"Well, then, lead on, McDuff!" she urged, looping her arm companionably around his elbow.

Neither cared that the hour was far too late for drinking as they walked back to the hatchway; they were immortal, after all, and no longer needed sleep and no longer had limits. Jenkins would explain things and make his apologies to Cassandra in the morning, knowing that she would understand. He would tell his beautiful young wife all about Esmeralda, share his sorrow and feelings of shame and his grief with her, and she would listen to him and comfort him as only a soul mate could do, and Eve Baird would do the same with Flynn.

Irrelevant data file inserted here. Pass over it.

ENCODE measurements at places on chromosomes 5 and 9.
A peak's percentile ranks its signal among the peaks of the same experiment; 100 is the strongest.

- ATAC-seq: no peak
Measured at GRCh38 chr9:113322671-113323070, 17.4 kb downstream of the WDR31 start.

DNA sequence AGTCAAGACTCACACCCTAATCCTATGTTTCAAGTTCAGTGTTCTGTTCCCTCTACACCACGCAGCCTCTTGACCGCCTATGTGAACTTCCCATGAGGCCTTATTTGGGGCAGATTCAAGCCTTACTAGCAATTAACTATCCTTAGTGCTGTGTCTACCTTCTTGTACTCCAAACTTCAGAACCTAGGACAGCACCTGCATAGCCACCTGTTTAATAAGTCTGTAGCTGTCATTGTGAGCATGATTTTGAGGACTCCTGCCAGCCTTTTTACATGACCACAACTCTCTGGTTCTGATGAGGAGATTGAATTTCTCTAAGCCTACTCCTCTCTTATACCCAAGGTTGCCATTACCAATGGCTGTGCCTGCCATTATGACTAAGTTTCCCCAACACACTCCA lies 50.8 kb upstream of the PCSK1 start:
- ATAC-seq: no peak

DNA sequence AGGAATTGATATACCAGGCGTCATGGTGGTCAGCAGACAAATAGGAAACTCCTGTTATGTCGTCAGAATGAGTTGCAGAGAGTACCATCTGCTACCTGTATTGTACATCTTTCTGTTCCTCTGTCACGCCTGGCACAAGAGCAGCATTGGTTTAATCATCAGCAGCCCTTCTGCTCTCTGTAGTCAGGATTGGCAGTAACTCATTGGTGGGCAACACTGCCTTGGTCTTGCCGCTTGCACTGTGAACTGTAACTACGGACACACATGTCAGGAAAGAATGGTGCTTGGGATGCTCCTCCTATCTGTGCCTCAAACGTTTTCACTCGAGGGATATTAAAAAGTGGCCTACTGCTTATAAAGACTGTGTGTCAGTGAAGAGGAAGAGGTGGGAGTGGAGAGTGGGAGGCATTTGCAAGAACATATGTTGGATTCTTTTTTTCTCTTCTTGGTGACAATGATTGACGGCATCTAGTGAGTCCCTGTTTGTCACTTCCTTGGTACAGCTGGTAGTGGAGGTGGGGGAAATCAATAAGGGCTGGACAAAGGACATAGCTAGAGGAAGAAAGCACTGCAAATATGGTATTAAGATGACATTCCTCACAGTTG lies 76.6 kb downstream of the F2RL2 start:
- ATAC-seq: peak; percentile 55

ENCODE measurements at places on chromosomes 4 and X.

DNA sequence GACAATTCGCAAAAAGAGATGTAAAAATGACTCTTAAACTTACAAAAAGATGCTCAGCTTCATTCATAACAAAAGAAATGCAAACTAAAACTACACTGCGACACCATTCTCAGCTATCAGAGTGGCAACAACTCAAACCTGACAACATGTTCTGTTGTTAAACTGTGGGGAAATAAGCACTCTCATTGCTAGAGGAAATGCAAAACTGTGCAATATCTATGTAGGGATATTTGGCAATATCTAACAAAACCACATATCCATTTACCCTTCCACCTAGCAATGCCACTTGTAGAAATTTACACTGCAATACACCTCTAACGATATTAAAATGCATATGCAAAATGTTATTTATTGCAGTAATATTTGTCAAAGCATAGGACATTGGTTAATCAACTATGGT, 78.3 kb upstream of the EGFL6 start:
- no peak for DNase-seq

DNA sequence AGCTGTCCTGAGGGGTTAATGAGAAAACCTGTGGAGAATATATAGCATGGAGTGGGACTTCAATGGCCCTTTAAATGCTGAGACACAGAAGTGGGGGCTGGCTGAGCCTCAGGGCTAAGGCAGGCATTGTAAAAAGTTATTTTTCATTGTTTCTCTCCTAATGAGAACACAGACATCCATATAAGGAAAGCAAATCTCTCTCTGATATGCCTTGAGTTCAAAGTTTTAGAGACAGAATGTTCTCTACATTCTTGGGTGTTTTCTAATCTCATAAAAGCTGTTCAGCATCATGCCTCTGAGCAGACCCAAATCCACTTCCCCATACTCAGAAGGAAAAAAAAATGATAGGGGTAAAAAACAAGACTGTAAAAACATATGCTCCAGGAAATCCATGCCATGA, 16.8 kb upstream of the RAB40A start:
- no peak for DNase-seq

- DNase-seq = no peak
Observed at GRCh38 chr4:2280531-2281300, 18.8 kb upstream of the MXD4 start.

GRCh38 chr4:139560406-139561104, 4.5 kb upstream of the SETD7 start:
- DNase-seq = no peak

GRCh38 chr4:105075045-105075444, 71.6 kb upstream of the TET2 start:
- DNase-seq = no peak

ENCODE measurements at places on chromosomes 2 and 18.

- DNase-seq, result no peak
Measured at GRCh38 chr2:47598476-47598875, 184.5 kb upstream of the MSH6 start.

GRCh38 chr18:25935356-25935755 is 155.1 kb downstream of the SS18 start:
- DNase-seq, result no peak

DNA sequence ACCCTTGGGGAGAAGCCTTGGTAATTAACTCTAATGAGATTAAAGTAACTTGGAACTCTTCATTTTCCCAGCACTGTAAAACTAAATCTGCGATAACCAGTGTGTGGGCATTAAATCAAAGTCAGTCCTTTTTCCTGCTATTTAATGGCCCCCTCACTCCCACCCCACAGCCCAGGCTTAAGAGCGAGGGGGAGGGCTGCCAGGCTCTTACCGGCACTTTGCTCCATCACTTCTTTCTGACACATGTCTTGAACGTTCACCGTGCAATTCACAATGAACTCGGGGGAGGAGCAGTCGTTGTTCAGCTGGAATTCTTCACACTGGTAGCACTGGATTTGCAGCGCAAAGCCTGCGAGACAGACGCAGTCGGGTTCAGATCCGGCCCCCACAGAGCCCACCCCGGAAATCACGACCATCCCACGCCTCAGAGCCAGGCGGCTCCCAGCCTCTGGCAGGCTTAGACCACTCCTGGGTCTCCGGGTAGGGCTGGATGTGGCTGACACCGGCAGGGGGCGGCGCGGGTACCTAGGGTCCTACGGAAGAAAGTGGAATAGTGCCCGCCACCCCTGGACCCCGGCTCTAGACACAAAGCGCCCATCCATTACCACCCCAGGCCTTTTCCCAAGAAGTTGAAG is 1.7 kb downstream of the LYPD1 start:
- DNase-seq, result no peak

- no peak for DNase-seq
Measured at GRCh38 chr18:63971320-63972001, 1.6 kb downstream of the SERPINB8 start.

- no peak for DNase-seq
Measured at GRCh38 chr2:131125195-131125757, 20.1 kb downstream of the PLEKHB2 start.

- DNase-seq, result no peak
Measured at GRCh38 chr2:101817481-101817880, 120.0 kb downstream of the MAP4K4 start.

Guardian and Caretaker had lighter hearts now, knowing that they could rely on one another to help bear not only the weight of what was, but also the weight of what would be, the two friends having made the unspoken vow this night to be a bright, guiding light to one another in the long dark tunnel of the coming millennia that was their future together in the Library.